It is what it is... Or is it?

It is what it is... Or is it?

“It is what it is.” I hear people say that once in a while. Usually I’m working on a project with these people. We’ve come to a stage in the process that might prove a little difficult or might need a little more effort than originally anticipated.

We’re at a definite fork in the road--- to the left is the easy way, everything’s almost done, we could coast the rest of the way. Except the end result would be mediocre at best.

The right fork would take a little more effort. It might mean we’d have to re-do some things, re-think how we’ve done projects like these in the past, change our ways. Needless to say, it’s the road less traveled.

“It is what it is---” the battle cry of the underachiever. It means they’ve given up. That’s it, I’m done. It’s as good as it’s gonna gets.

Now, it’s not like I’m some anal-retentive perfectionist. Really I’m not. I’m not continually chasing some elusive, unnamed, unattainable ideal of perfection. I just don’t want to be responsible for producing crap.

“Perfection” as a concept is in the eye of the beholder. After 90, 95% perfect, it’s a matter of opinion. My absolute perfection is going to be different than the next guy’s absolute perfection. The last 5% is the point of diminishing returns.

Perfectionism is an actual psychological neurosis. Perfectionists strive for unrealistic goals and consistently feel dissatisfied when they cannot reach them. But doctors say there’s another kind of perfectionism, a normal, healthy kind.

“Pursue excellence, not perfection,” Forbes contributor Victor Lipman advises. “Excellence is attainable, perfection isn’t. Excellence is an admirable goal, perfection a potentially destructive one.”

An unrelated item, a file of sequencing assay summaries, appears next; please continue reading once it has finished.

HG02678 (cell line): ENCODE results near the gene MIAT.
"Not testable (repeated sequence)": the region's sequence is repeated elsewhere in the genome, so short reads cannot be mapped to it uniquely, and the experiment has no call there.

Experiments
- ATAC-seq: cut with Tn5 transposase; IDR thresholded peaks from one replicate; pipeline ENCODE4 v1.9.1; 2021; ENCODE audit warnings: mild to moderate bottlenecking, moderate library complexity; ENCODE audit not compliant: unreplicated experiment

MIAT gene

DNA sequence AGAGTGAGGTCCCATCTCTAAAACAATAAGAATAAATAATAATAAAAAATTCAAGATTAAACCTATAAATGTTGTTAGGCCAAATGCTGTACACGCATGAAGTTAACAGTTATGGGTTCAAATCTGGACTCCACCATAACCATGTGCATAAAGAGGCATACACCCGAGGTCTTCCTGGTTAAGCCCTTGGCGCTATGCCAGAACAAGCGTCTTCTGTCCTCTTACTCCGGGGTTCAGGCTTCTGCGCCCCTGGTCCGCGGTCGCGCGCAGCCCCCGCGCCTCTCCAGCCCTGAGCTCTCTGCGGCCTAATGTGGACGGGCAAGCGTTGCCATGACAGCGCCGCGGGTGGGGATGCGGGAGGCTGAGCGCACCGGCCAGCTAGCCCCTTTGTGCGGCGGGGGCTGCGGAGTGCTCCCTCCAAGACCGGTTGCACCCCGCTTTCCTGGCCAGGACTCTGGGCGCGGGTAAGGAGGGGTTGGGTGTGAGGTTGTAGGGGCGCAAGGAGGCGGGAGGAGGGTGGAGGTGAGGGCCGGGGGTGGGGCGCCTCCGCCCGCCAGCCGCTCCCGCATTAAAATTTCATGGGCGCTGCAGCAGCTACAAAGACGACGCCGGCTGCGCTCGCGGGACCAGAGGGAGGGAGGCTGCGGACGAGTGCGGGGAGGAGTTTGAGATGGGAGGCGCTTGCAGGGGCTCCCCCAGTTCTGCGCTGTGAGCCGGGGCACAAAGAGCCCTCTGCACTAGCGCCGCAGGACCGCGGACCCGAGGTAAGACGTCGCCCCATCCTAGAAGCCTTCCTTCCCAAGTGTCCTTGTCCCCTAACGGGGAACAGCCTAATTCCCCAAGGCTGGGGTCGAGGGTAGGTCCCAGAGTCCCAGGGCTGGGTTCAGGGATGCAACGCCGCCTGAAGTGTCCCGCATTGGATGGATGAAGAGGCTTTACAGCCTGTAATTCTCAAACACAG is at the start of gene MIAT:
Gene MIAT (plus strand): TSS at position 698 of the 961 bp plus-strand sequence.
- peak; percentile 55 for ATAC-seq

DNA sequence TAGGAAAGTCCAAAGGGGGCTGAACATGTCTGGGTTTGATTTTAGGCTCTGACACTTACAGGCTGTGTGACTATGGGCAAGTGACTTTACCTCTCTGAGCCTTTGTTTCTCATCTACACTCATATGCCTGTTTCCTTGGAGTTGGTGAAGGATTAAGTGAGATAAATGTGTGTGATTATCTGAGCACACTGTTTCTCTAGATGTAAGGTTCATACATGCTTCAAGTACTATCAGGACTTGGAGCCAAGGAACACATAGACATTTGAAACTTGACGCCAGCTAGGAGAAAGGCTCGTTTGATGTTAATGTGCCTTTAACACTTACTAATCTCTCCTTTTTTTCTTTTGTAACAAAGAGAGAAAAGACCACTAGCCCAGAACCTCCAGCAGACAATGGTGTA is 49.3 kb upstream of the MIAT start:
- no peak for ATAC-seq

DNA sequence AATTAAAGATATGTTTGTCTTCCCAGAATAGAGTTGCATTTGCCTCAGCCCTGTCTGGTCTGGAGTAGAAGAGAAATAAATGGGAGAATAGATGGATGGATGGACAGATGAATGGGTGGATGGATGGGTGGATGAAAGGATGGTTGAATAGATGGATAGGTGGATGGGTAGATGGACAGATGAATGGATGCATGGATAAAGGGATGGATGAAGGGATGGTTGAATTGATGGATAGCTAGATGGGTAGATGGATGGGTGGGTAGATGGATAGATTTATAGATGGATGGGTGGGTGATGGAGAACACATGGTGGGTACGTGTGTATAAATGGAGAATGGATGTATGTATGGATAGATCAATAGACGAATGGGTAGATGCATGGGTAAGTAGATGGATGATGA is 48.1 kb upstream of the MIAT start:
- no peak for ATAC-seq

Of course, “it is what it is” guy stops at, oh, about 60%. And he’s got plenty of company.

We don’t expect perfection anymore. We’ve replaced perfection with good enough. So our fast food is a little light on actual food. Our movies, re-boots. Reality shows are Xeroxes of Xeroxes, getting fuzzier with each copy.

A recent study shows that “the companies you hate… tend to perform better [on the stock market] than the companies you like.” That’s because they don’t waste their profits on frivolous things like polite, helpful customer service representatives for one thing and their stockholders reward them for it.

At this point in my search for excellence, I usually try and wrap things up with joke or a funny twist but it’s late and I’m just not feeling it. Disappointing, I know, but--- it is what it is.


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Filed under: Health, Lifestyle

Tags: mediocrity, perfectionism

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